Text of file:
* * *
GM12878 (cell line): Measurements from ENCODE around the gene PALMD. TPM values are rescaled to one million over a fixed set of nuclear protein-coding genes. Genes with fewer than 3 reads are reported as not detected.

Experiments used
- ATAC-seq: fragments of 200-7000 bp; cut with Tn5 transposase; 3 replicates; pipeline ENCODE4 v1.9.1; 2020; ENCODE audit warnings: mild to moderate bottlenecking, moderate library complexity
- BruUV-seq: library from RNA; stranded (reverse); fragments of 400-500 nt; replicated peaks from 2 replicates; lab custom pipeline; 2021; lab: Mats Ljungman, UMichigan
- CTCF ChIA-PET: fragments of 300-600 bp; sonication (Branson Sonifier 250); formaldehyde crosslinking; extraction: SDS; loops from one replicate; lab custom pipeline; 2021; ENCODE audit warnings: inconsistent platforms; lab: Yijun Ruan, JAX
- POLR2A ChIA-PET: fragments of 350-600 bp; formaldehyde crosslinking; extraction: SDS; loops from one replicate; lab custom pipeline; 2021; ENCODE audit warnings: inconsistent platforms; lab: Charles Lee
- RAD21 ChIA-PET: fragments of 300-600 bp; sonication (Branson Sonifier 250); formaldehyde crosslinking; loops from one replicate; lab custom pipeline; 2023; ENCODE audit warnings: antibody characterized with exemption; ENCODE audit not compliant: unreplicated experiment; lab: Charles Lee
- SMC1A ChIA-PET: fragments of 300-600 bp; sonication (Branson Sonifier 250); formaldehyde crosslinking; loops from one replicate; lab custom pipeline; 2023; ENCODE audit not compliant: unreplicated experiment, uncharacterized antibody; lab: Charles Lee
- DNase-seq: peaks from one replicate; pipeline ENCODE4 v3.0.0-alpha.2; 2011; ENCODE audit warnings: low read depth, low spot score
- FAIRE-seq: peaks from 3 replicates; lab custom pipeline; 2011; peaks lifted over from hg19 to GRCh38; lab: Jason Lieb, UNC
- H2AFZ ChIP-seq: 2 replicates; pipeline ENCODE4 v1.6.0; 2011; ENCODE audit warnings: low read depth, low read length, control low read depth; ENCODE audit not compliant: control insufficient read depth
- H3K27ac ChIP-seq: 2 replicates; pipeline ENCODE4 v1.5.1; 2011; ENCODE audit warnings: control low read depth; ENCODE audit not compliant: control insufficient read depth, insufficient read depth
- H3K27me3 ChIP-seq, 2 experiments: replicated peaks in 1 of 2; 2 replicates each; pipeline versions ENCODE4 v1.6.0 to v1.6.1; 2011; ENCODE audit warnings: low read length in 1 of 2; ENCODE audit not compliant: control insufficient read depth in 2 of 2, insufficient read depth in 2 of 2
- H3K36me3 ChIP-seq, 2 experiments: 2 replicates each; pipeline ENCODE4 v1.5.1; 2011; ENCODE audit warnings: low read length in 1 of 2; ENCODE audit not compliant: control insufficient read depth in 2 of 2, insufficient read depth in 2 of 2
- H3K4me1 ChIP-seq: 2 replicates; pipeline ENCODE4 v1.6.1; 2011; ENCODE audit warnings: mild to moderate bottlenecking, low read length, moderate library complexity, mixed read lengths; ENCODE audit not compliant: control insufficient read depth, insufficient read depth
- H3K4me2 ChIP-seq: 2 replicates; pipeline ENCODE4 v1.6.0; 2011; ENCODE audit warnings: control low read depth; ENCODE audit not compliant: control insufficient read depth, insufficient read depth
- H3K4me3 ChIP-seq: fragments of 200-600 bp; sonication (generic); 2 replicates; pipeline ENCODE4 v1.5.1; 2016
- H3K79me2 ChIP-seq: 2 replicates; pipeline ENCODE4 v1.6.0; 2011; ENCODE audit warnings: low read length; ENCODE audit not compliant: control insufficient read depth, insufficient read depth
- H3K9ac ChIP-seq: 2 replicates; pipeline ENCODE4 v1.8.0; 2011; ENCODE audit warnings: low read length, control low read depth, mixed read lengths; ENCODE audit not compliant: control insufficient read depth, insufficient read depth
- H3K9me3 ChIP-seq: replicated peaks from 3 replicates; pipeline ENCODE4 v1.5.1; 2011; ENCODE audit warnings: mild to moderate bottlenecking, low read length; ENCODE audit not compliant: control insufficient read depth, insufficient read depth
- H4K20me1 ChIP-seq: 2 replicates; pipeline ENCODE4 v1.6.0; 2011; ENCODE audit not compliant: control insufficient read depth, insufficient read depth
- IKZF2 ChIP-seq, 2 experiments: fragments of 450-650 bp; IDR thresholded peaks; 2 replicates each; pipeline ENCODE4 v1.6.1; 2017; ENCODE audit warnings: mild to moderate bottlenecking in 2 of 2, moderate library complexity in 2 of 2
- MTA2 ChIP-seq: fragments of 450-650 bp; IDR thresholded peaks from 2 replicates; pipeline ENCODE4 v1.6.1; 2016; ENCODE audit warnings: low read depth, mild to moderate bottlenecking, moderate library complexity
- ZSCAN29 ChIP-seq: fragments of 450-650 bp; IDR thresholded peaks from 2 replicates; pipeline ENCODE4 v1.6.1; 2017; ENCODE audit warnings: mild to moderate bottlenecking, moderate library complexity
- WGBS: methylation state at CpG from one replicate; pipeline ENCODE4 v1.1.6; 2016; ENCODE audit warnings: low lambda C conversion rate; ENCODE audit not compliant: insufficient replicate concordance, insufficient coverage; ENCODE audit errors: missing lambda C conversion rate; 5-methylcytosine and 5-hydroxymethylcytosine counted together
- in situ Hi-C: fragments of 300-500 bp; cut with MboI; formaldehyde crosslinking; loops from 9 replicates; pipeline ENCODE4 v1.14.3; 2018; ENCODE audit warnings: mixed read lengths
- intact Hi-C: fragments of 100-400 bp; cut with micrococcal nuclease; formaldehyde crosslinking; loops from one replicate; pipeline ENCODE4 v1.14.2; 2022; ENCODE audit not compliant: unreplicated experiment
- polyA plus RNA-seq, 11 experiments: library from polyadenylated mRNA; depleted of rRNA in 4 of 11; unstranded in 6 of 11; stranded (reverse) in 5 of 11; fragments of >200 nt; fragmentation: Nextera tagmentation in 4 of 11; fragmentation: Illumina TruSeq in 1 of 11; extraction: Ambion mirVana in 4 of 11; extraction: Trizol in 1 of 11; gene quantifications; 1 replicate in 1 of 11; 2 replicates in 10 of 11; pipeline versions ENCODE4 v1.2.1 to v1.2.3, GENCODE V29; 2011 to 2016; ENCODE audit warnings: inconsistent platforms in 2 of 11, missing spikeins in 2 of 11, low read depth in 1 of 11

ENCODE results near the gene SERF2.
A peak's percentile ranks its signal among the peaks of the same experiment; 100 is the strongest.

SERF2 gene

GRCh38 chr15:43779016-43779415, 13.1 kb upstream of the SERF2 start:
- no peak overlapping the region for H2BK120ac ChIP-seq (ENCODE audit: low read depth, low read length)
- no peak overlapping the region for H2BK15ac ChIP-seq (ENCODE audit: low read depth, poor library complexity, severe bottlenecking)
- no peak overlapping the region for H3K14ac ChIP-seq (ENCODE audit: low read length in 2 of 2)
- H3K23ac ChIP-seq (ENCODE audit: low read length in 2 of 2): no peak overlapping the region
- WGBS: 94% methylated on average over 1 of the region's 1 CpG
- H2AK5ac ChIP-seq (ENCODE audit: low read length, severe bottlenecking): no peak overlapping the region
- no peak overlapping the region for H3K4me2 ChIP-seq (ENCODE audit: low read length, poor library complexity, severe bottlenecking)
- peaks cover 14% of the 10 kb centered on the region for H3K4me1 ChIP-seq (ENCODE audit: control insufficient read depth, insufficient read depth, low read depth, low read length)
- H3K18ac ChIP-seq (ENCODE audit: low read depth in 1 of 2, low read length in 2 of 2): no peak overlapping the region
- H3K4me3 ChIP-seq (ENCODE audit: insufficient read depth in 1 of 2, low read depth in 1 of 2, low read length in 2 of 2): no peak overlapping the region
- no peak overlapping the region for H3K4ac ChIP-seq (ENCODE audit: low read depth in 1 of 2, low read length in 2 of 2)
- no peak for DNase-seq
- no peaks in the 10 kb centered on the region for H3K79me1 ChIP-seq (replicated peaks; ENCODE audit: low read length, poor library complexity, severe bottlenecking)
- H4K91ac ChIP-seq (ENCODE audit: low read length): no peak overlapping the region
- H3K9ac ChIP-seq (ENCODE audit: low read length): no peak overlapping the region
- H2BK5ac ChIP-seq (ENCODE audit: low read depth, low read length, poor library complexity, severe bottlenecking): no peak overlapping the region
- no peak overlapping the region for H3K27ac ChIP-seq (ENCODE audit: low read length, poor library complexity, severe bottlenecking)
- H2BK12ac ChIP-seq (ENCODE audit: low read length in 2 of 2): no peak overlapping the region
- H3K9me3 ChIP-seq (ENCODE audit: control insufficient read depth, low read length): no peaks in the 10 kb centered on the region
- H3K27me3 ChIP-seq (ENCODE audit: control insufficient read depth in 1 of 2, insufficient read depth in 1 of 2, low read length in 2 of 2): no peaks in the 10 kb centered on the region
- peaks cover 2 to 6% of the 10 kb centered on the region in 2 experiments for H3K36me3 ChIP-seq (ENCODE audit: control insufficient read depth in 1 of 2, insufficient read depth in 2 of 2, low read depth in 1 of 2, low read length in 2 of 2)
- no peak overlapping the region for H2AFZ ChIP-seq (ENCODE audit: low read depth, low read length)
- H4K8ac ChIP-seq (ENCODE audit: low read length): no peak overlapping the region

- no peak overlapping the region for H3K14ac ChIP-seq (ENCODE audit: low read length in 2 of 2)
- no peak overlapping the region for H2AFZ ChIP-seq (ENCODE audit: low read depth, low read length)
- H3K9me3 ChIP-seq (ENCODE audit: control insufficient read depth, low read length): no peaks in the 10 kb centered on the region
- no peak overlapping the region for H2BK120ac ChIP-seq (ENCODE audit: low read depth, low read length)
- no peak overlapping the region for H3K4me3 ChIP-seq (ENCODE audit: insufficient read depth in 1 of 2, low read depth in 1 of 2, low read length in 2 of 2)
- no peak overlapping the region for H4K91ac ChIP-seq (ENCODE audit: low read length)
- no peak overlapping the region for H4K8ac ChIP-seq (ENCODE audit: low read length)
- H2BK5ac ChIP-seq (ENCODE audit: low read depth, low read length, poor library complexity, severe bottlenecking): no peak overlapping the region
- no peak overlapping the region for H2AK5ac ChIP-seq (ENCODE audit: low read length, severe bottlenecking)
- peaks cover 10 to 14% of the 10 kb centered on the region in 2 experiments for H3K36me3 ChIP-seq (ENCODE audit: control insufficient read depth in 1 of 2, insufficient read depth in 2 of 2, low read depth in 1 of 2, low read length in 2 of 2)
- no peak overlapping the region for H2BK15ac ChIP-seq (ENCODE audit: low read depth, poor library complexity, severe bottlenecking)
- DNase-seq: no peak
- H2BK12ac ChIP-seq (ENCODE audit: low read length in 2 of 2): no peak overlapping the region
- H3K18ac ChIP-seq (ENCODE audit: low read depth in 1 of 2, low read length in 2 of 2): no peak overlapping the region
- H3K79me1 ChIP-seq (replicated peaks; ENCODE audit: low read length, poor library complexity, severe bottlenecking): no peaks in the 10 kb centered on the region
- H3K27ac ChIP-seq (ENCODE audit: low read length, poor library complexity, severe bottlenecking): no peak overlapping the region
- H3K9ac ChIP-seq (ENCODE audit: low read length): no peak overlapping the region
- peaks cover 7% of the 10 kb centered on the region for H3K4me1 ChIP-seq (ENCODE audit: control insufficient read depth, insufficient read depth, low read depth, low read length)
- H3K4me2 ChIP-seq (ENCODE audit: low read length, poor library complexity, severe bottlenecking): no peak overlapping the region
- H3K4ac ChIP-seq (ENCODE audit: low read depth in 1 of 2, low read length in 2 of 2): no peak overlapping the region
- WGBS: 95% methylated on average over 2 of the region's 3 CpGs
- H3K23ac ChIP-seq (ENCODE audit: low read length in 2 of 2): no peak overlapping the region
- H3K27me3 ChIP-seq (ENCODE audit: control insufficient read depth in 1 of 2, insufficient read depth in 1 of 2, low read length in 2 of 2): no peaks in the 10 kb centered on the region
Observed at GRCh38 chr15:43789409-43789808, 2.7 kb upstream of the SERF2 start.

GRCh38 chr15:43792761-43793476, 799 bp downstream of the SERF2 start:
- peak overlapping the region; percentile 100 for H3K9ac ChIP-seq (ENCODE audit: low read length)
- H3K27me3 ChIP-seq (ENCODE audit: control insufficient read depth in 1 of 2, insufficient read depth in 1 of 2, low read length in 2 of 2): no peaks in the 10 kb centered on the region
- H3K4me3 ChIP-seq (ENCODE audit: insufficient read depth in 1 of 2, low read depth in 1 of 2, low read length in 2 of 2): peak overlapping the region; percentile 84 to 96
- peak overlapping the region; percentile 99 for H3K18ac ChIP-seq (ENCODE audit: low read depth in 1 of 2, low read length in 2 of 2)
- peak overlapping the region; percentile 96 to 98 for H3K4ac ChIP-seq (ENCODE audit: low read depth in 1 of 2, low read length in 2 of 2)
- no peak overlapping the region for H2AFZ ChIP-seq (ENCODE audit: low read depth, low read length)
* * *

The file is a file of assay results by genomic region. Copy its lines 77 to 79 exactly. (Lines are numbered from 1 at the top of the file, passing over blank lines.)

- H3K23ac ChIP-seq (ENCODE audit: low read length in 2 of 2): no peak overlapping the region
- H3K27me3 ChIP-seq (ENCODE audit: control insufficient read depth in 1 of 2, insufficient read depth in 1 of 2, low read length in 2 of 2): no peaks in the 10 kb centered on the region
Observed at GRCh38 chr15:43789409-43789808, 2.7 kb upstream of the SERF2 start.